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Posts Tagged ‘Judgment according to works’

“This is how love is made complete among us so that we will have confidence on the day of judgment: In this world we are like Jesus” (1 John 4:17). Calvin comments:

But he seems thus to place a part of our confidence on works. Hence the Papists raise their crests here, as though John denied that we, relying on God’s grace alone, can have a sure confidence as to salvation without the help of works. But in this they are deceived, because they do not consider that the Apostle here does not refer to the cause of salvation, but to what is added to it. And we readily allow that no one is reconciled to God through Christ, except he is also renewed after God’s image, and that the one cannot be disjoined from the other. Right then is what is done by the Apostle, who excludes from the confidence of grace all those in whom no image of God is seen; for it is certain that such are wholly aliens to the Spirit of God and to Christ. Nor do we deny that newness of life, as it is the effect of divine adoption, serves to confirm confidence, as a prop, so to speak, of the second order; but in the meantime we ought to have our foundation on grace alone. Nor indeed does the doctrine of John appear otherwise consistent with itself; for experience proves, and even Papists are forced to confess, that as to works they always give an occasion for trembling. Therefore no one can come with a tranquil mind to God’s tribunal, except he believes that he is freely loved.

But that none of these things please the Papists, there is no reason for any one to wonder, since being miserable they know no faith except that which is entangled with doubts. Besides, hypocrisy brings darkness over them, so that they do not seriously consider how formidable is God’s judgment when Christ the Mediator is not present, and some of them regard the resurrection as fabulous. But that we may cheerfully and joyfully go forth to meet Christ, we must have our faith fixed on his grace alone.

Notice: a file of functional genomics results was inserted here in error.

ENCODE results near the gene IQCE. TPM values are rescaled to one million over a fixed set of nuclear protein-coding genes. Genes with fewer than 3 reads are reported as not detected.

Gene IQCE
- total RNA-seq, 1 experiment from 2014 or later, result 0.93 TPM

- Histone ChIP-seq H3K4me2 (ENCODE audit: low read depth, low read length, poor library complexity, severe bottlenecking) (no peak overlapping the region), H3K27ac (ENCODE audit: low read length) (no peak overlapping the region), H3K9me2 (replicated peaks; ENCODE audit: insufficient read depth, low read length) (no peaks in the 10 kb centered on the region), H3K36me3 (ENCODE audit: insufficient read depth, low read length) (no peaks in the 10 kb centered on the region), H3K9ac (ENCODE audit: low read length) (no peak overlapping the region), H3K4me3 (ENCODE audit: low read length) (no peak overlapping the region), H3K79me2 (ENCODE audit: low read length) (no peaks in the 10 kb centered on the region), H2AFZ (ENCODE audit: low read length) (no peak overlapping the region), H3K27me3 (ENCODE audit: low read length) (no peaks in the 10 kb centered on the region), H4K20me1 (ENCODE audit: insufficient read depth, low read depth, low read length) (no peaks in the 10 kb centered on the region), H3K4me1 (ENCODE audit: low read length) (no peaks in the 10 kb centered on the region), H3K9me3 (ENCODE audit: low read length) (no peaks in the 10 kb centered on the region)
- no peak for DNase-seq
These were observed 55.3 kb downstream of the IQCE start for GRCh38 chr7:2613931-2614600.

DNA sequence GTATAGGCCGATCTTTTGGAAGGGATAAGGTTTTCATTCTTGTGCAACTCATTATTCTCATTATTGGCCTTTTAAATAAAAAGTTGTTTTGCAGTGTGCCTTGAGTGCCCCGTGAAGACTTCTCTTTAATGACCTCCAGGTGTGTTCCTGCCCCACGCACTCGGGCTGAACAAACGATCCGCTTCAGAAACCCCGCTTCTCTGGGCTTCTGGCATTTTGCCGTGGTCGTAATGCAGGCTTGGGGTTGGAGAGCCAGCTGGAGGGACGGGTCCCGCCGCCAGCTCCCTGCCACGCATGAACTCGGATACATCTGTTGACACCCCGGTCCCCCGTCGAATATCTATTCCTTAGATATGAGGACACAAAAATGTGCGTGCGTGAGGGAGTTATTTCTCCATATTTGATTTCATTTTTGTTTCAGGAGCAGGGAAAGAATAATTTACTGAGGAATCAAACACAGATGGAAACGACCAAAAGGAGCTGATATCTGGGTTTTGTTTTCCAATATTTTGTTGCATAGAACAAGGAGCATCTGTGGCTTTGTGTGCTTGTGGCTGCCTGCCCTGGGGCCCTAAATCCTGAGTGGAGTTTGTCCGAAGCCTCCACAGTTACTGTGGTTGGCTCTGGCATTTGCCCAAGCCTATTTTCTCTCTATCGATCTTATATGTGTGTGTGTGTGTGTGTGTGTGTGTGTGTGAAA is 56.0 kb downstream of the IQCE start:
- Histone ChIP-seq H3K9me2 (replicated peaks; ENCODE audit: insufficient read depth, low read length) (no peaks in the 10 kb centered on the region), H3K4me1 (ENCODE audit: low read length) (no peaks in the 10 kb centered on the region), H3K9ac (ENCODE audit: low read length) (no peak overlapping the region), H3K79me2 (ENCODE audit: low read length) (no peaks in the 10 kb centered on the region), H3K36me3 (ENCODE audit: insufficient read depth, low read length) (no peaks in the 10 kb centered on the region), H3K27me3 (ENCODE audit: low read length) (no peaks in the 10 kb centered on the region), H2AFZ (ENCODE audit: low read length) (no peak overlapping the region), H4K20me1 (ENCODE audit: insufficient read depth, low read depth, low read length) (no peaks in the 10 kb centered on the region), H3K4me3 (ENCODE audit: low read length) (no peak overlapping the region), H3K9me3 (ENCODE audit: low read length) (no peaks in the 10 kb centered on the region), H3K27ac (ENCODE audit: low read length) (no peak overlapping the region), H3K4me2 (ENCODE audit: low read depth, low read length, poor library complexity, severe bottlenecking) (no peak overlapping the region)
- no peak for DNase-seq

“There is no fear in love. But perfect love drives out fear, because fear has to do with punishment. The one who fears is not made perfect in love” (1 John 4:18). Calvin again,

There is no fear. He now commends the excellency of this blessing by stating the contrary effect, for he says that we are continually tormented until God delivers us from misery and anguish by the remedy of his own love towards us. The meaning is, that as there is nothing more miserable than to be harassed by continual inquietude, we obtain by knowing God’s love towards us the benefit of a peaceful calmness beyond the reach of fear. It hence appears what a singular gift of God it is to be favored with his love. Moreover from this doctrine, he will presently draw an exhortation; but before he exhorts us to duty, he commends to us this gift of God, which by faith removes our fear.

This passage, I know, is explained otherwise by many; but I regard what the Apostle means, not what others think…. for the Apostle only teaches us, that when the love of God is by us seen and known by faith, peace is given to our consciences, so that they no longer tremble and fear.

It may, however, be asked, when does perfect love expel fear, for since we are endued with some taste only of divine love towards us, we can never be wholly freed from fear? To this I answer, that, though fear is not wholly shaken off, yet when we flee to God as to a quiet harbor, safe and free from all danger of shipwreck and of tempests, fear is really expelled, for it gives way to faith. Then fear is not so expelled, but that it assails our minds, but it is so expelled that it does not torment us nor impede that peace which we obtain by faith.